There's nothing wrong with this pulp process and promotional mentality, but I think enthusiastic collectors of print issues will be the long term winners. They will receive each issue in its complete format and that, if Injustice was any indication, is the superior format.

If Injustice was any indication, this series will find a strong audience, at least within the gaming faithful. The lofty heights of Injustice's chart dominance seem unlikely, given the hook of an alternate take on Superman et al, but the action packed pages should delight digital consumers who contributed to Injustice's success. When Injustice was at its most brief, it was often those unfamiliar with the medium, and simply enjoying seeing the characters in action, who benefitted most.

This is to say, Mortal Kombat has long been a part of a philosophical struggle, and the comics will test both sides. Playing to the broad cultural touchstone, writer Shawn Kittelsen has been the face of selling action and danger - "a fatality in almost every issue", he told DC All Access. This in-game finishing mechanic has been a trademark of the series since its days as kung fu movie pastiche, but in a medium driven by story, it remains to be seen if there's value in focusing so much attention on the gimmick of death. MKX Chapter One delivers a lot of action and blood, but when it comes to storytelling, it's incredibly sparse and arguably under written. It will be in the eye of the beholder to decide if that's a good or bad thing.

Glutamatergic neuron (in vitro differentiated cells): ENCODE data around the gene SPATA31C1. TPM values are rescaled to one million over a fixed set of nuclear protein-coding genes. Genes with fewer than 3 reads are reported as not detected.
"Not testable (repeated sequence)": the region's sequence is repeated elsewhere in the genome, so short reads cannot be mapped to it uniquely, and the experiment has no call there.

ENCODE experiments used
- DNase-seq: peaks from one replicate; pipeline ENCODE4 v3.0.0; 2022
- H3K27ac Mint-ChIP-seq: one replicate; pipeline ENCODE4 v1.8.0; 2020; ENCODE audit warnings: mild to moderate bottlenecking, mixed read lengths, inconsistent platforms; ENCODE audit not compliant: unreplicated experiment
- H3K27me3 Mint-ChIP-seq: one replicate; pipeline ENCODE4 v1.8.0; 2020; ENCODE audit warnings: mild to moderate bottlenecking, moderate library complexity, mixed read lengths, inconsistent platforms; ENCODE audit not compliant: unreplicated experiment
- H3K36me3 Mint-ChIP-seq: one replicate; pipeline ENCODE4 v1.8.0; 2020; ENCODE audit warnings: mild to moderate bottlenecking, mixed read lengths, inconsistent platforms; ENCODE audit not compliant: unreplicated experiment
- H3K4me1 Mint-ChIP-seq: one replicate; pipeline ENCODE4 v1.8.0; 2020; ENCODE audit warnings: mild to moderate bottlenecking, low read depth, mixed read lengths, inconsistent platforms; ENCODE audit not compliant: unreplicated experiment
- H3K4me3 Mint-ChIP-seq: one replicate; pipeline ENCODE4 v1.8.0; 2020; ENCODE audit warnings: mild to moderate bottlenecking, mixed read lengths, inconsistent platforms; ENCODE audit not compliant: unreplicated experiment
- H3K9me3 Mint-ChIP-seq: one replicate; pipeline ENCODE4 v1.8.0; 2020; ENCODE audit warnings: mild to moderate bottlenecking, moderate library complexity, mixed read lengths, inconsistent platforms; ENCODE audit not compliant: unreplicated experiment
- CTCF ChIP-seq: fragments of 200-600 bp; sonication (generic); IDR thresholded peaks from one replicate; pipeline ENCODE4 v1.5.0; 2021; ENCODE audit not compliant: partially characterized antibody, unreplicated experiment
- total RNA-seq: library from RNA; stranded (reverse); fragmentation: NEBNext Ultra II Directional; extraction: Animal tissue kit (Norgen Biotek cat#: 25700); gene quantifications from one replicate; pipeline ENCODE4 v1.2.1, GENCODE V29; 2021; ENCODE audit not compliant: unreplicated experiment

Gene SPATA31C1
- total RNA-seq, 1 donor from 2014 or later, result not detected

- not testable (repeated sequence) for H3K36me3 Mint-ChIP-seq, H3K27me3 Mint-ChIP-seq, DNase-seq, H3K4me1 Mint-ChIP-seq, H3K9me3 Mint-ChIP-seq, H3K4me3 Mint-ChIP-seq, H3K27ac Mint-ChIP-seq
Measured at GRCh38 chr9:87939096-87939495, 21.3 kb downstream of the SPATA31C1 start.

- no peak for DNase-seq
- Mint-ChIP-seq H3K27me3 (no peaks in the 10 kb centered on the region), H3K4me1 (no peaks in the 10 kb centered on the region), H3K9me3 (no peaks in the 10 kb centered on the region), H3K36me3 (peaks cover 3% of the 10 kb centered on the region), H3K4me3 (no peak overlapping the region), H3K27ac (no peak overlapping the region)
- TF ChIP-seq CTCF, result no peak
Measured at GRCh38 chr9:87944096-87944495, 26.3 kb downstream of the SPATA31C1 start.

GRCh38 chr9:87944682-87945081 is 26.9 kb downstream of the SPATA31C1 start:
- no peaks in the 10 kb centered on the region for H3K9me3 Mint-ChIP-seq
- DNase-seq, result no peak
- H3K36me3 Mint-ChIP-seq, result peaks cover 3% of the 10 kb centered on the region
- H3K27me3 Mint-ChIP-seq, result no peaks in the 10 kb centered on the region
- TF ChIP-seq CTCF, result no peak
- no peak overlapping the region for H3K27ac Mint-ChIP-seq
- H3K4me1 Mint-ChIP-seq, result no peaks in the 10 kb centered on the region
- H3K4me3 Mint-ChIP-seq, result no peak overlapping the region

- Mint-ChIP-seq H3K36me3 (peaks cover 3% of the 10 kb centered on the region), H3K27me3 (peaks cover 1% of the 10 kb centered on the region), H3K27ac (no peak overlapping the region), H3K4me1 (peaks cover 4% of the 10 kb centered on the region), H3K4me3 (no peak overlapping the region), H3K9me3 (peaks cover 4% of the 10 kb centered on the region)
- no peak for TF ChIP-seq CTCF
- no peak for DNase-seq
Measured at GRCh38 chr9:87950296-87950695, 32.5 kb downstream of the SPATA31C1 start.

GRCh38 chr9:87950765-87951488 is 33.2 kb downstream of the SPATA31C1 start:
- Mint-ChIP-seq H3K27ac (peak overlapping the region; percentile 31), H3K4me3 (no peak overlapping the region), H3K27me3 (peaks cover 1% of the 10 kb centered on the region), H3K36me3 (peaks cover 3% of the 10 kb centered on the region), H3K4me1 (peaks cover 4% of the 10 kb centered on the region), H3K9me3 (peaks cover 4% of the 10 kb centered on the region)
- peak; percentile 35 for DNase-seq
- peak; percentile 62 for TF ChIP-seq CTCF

Final notes: Takeda is a loaded name for fans of Mortal Kombat: Conquest, sure to fuel expectations about Kenshi's son and the influence of Scorpion [read more]. Nice to see Daegon return [from Armageddon], in name at least, as the demigod leader of the Red Dragon Clan. We'll be watching for him.

Answers will come. Story will be told. More will come next time. All in all, it's a promising start with plenty of room for improvement.

Mortal Kombat Online is looking forward to more Mortal Kombat X from DC Comics and we hope you will too! Visit DC Entertainment or Google Play to purchase the first chapter for yourself! Register to discuss the series and share your own review on the forums!